Where were you?

I can’t believe it’s been 10 years since 9/11.  When I realized that the anniversary was coming up, I thought it had been five years, but no, it’s ten.  No way.  Even though it doesn’t feel like it’s been that long since the attack, it also feels like it was a lifetime ago.

It was before I had kids, before I was married, even before Geric and I had started dating.  It was my first year teaching.  It was my first month teaching, and I had a group of 20 adorable first graders.  I was living on a dairy and I was late for work.  I rushed getting ready and rushed to my car where I turned on a CD.  When I walked through the teacher’s lounge I saw a small white board that said something about a plane crash and I thought, That’s weird.  Why did someone write about a plane crash on the white board?

I got to my classroom and started getting stuff ready for the day when the principal called all the teachers back into the lounge.  People were crying and it was heavy, and I felt really stupid that I had no idea what was going on, and I wasn’t about to ask.  I remember our principal said that it’s okay to talk about the attack with the older kids and even to turn on the TV, but not to get too into it with the little guys, because they might get scared and probably wouldn’t understand.  I think we had a “moment of silence” and then we all went back to our classrooms where I turned on cnn.com and read about what had happened.

Tears flowed as I saw images of the twin towers.  More tears as I saw people jumping out of the buildings, thinking how frightened they must have been in order to make that choice.  More tears thinking about the families that were losing loved ones they thought were just traveling in a plane, or going to work.

And then the bell rang.

And I had to be a teacher for 8 hours.

Recess and lunch were a break to sit in the lounge in silence as we watched the news coverage, stunned.  We were not invincible.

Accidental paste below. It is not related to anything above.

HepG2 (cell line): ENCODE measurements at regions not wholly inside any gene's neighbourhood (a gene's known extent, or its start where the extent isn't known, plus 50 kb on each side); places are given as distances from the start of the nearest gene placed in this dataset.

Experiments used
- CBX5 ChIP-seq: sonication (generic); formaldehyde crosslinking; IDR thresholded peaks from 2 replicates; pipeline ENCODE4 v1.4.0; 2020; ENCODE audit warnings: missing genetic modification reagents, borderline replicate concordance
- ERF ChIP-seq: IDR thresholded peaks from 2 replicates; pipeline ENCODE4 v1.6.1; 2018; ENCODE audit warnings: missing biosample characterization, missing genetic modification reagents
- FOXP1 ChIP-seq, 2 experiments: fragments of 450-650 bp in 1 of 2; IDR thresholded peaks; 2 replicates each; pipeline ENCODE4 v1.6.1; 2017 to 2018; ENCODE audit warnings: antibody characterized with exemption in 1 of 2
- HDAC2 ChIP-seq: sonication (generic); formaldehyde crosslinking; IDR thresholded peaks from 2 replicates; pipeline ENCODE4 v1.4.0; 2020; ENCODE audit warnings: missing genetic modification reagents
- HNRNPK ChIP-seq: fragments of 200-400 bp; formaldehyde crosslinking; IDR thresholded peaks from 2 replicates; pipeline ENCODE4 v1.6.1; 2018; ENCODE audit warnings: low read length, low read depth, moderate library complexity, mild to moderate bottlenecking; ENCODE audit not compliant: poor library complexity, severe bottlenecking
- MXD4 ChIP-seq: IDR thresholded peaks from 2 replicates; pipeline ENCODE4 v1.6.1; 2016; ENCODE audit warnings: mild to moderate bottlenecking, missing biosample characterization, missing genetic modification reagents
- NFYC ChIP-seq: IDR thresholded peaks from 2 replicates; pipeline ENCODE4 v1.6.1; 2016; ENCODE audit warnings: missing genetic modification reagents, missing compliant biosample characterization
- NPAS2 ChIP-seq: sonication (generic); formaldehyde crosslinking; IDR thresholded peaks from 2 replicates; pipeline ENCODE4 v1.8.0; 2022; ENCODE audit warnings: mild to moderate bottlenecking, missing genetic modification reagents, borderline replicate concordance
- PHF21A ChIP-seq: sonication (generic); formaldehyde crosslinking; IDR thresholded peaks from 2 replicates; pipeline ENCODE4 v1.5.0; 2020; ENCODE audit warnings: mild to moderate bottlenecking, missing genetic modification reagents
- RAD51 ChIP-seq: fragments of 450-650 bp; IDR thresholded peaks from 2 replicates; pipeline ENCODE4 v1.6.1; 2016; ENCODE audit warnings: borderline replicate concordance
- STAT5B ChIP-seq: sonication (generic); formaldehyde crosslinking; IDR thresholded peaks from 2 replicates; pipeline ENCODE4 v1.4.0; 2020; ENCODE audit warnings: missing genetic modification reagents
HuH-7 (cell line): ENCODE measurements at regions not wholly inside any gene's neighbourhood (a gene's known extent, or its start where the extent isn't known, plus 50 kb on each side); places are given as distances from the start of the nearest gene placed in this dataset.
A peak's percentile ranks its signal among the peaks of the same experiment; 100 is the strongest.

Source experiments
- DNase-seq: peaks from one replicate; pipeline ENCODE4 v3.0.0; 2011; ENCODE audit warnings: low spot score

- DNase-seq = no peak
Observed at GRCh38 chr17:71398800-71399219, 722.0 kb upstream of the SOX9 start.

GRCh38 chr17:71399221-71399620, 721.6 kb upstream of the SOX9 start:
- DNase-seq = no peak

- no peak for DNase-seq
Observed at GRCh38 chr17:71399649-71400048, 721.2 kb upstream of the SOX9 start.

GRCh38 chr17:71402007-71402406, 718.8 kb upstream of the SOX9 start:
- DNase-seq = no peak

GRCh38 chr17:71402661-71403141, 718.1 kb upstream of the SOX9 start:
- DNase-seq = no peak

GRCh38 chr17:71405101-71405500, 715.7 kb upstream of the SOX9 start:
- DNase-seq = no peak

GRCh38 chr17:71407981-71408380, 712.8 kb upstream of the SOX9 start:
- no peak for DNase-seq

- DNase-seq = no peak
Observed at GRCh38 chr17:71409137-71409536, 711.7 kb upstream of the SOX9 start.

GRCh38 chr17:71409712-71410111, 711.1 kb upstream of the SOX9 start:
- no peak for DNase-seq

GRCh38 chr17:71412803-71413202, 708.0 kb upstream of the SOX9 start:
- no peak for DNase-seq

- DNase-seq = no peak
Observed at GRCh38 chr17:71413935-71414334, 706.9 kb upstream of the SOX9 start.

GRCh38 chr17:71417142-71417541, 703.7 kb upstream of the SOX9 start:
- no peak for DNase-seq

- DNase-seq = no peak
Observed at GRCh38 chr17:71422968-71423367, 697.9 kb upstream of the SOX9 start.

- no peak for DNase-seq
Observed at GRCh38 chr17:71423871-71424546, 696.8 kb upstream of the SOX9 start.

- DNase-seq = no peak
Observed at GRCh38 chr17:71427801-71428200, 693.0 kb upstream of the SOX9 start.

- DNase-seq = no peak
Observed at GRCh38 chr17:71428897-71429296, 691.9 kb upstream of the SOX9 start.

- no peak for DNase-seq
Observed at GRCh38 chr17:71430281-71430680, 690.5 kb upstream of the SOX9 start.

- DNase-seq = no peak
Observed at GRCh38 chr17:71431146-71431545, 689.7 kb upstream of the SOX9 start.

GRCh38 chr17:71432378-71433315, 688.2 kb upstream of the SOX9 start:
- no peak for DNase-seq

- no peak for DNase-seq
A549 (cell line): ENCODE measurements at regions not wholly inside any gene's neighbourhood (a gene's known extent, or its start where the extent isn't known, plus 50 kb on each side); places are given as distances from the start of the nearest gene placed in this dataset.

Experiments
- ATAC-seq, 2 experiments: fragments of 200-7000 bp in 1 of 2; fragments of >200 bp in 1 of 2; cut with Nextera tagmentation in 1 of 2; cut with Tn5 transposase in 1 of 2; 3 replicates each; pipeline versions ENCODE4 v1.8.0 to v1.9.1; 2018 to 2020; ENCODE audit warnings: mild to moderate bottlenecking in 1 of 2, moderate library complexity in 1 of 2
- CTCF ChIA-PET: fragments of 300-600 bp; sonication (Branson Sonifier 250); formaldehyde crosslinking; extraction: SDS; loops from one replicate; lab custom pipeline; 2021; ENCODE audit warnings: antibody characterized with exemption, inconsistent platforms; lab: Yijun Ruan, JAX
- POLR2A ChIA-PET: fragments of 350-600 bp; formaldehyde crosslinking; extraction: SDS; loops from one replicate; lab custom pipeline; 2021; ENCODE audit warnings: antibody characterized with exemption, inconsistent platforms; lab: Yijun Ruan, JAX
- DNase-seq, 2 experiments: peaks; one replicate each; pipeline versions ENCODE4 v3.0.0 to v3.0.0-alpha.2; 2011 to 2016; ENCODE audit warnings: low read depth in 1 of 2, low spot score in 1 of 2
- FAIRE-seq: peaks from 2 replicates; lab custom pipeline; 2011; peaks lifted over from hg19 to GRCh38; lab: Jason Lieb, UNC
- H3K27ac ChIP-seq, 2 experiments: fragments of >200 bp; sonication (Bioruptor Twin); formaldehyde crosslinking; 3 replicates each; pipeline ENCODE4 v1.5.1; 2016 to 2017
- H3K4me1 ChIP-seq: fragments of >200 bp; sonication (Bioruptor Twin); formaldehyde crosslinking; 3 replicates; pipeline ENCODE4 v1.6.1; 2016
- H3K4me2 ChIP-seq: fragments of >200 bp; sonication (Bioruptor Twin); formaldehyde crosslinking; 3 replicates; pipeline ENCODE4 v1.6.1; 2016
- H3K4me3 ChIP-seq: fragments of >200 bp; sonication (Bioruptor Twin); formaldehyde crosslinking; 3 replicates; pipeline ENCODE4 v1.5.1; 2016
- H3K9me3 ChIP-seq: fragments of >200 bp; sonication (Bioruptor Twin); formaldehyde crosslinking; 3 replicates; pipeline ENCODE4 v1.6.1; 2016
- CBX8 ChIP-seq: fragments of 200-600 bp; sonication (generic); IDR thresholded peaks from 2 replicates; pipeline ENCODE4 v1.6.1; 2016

When school was over I left to go back to my house, but I immediately called my mom and dad and went to their house. I remember watching Peter Jennings getting choked up talking about being with our families during this time, and that is all I wanted to do.  I remember the feeling of seeing George W. Bush talking to the nation and feeling kind of like a father was comforting his children.  I suddenly felt closer to him, like he was going to protect us from the bad guys.

I went to my church where a small group of people had gathered to pray.  We broke off into even smaller groups and I remember crying as I prayed for wisdom in how to explain this to my 20 little first graders the next day.  Because there is no way to explain this.  It was terrible and unthinkable and there is no way of explaining it that makes sense or makes you feel safe.

Then the world changed, for a little bit.  We all put flags in our car windows.  We donated to the red cross.  We were all a little friendlier at the grocery store.  We felt a bond.  We were Americans.  We had been attacked and we needed to come together, not as democrats and republicans, but as Americans.

Stories started flooding in.  Stories about cell phone calls from airplanes, cell phone calls from the twin towers, people making it out just in time, firefighters running back in knowing they were never coming back out, missing loved ones, missing children, children who lost a parent, wives who had lost husbands, husbands who had lost wives.  It was the epitome of sadness.  Grief blanketed the nation.

Over time, the stories became less frequent, our car flags became so raggedy that they were removed, we started giving snarky looks to people who cut in line at the grocery store, people remembered they were conservatives and liberals, and we went on with our lives.  Unfortunately.  I think it happens with every tragedy.  There’s a time of grieving, but for the most part, we are able to move on to the way things were.